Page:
• The How Big-is-Our-Data Routine? What constitutes a fair test sample when a vendor solution crawls across diverse operating systems, repositories, and legacy apps (with licenses no one bothered to renew)?  
  • The How-Open-is-Open Question? What's bothering your colleagues about access to resources? What's the important stuff we can get access to if we need it?  What are the content bottlenecks that hinder a silo-bound organization?

Conclusion: At every milestone selecting the right vendor was resistant to simple risk-to-benefit reductions. Multiple trade-offs were the norm. So were the dug-in heels of competing vendor camps. All of these larger lessons were lost to the conflicting agendas of poker-faced stakeholders – regardless of the actual bake-off winner.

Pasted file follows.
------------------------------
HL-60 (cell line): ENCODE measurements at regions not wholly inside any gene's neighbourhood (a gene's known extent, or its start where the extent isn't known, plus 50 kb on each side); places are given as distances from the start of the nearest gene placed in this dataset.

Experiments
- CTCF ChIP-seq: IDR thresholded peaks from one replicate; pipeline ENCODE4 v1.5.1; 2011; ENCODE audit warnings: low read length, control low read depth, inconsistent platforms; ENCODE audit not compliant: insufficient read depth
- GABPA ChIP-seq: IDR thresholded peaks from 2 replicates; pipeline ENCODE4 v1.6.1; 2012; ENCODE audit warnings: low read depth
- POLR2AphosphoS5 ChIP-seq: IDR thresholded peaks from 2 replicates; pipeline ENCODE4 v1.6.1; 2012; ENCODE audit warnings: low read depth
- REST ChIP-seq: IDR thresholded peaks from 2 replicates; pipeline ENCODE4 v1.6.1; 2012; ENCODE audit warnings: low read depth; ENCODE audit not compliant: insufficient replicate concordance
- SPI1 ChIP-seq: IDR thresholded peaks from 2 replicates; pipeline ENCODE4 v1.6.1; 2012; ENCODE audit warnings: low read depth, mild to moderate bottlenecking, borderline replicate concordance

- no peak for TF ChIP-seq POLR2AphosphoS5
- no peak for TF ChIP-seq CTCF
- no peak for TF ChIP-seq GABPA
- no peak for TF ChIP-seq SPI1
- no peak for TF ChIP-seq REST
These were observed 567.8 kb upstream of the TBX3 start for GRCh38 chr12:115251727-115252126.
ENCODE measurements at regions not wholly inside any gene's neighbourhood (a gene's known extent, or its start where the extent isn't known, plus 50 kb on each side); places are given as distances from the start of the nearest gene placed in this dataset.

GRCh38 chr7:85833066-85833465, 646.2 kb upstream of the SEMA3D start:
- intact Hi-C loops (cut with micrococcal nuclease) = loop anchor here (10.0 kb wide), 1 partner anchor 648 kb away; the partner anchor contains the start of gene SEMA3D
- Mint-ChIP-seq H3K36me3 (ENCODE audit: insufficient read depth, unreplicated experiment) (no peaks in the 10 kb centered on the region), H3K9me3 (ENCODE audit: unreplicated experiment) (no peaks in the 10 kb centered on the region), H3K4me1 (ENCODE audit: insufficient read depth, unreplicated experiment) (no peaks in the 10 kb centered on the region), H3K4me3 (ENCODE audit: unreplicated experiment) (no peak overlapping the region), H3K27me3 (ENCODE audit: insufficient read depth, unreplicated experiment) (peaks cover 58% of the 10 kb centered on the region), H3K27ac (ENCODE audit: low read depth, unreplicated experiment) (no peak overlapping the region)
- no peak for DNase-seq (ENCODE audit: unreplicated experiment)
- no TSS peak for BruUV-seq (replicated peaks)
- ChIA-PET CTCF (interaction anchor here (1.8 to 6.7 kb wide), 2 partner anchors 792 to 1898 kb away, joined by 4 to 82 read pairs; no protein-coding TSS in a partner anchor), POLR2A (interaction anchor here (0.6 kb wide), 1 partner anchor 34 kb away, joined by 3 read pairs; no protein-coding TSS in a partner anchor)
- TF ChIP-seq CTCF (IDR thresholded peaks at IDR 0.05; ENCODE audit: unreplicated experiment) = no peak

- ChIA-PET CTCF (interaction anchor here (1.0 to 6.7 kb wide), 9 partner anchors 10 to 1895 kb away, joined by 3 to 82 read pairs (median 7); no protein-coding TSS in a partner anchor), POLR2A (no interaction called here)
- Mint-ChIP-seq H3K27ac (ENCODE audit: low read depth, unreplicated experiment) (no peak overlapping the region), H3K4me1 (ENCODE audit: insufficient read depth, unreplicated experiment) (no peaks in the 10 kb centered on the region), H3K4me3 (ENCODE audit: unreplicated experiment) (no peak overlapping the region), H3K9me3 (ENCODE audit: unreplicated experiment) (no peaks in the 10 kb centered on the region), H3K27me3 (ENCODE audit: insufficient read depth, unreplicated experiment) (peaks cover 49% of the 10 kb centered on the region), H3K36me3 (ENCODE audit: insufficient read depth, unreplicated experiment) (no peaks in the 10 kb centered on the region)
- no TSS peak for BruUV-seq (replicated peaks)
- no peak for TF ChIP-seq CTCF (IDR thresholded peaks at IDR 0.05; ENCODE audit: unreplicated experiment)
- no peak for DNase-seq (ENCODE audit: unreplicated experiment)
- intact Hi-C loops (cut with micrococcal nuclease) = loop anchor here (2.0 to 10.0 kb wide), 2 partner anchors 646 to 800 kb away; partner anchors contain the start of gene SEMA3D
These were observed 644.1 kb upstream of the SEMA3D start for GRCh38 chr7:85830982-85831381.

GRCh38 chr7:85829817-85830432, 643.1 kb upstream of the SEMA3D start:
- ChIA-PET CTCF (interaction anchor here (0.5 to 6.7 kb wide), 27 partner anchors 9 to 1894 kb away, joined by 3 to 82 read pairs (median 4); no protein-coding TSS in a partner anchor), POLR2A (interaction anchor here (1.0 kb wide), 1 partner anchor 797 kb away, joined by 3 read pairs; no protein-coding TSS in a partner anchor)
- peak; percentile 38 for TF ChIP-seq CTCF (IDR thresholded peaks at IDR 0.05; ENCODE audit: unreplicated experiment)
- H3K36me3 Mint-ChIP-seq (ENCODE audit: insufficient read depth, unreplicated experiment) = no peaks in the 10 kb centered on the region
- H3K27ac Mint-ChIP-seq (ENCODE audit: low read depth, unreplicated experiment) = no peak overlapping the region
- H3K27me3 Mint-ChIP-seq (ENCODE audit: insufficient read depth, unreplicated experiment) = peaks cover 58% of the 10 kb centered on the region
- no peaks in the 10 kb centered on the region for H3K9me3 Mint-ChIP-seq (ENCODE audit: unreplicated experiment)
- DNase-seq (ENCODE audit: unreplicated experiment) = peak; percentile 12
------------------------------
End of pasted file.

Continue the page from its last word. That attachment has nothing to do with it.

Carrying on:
Next week: The bake-off verdict is clouded by a crash diet spending plan courtesy of a stock delisting and a CEO whose blunt leadership style distances him from all non-depreciable costs -- including the company’s ingrained know-how on the building of its products.


The blog series KM in the Jerkplace is a work of fiction. Names, characters, businesses, places, events and incidents are either the products of the author’s imagination or used in a fictitious manner. Any resemblance to actual persons, living or dead, or actual events is purely coincidental.